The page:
UN General Assembly Debate Wraps Up, Focusing Heavily on Trade Climate, Environmental Action
The annualgatheringof high-level officials in New York last week for the United Nations General Assembly (UNGA) led to the continuation of several discussions related to trade and climate action, both within and on the sidelines of the main gathering. The annual general debate wrapped up on 1 October.
Lawmakers and policymakers had congregated at UN headquarters for a host of meetings and debates since mid-September, while various ministers and senior officials also participated in trade-related meetings on the margins.
The Assembly’s general debate, which kicked off on 25 September and was entitled “Making the United Nations Relevant to All People: Global Leadership and Shared Responsibilities for Peaceful, Equitable, and Sustainable Societies,” featured several addresses covering the global trading system, a topic that is expected to take centre stage at other international forums through the rest of the year.
Tariffs, climate, WTO reform at forefront
US President Donald Trump’s address at the UNGA on 25 September, in which he expressed the need for fair and reciprocal trade, also made reference to recent tensions with China. “The United States has just announced tariffs on another US$200 billion in Chinese-made goods for a total, so far, of US$250 billion. I have great respect and affection for my friend, President Xi [Jinping], but I have made clear our trade imbalance is just not acceptable. China’s market distortions and the way they deal cannot be tolerated,” he stated. (See Bridges Weekly, 27 September 2018)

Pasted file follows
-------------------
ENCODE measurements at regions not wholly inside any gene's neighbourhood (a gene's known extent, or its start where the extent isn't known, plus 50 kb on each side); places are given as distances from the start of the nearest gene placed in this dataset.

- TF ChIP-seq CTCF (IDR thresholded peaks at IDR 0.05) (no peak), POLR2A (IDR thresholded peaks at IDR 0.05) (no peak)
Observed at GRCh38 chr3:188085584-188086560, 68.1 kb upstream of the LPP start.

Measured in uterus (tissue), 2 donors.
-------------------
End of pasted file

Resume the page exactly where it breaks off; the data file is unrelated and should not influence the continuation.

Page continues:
China’s State Councillor and Foreign Minister Wang Yi addressed the Assembly later in the week, highlighting Beijing’s commitment to the WTO and its economic development agenda commonly known as the Belt and Road initiative. Wang also cautioned that “protectionism will only hurt oneself,” and that “international trade is complementary and win‑win by nature."
His speech came after a visit to the Council on Foreign Relations, also based in New York, where he affirmed China’s role as a leader in economic growth.
“We want to invite people in to share China’s opportunities,” he said, in anticipation of China’s first International Import Expo this upcoming November in Shanghai. “The Chinese economy is shifting from high-speed growth to high-quality growth. China is opening wider, bringing more development opportunities to the world.”
Several other leaders used the UNGA to voice their concerns over recent trade developments between the US and China and what it could mean for other economies. Malaysian Prime Minister Mahathir Mohamad referred to the tensions during his address, stating that “the rest of the world is feeling the pain.” Ghanaian President Nana Addo Dankwa Akufo-Addo also spoke on the subject, saying that “the consequences [of trade tensions between the US and China] will affect those who have had no say, including small countries like Ghana. These events provide proof if some were needed, that ours is an interdependent world.”
Ahead of the annual WTO Public Forum that is underway in Geneva this week, many leaders also expressed concern or enthusiasm over updating global trade rules, a topic that is expected to be a recurring theme in the months to come, including at a ministers’ level meeting of about a dozen countries or country groups in Canada later this month. The EU, US, and Japan also released a trilateral statement covering WTO reform and other topics earlier during the UNGA. (See Bridges Weekly, 27 September 2018)
Some national leaders and ministers in New York also reaffirmed the importance of further integrating climate change initiatives within the trade policy space.
In his speech to the Assembly, French President Emmanuel Macron encouraged all nations not to sign any trade agreements with nations that are not parties to the Paris Climate Change Accord, while also calling for the mandatory integration of environmental and social provisions within new trade instruments.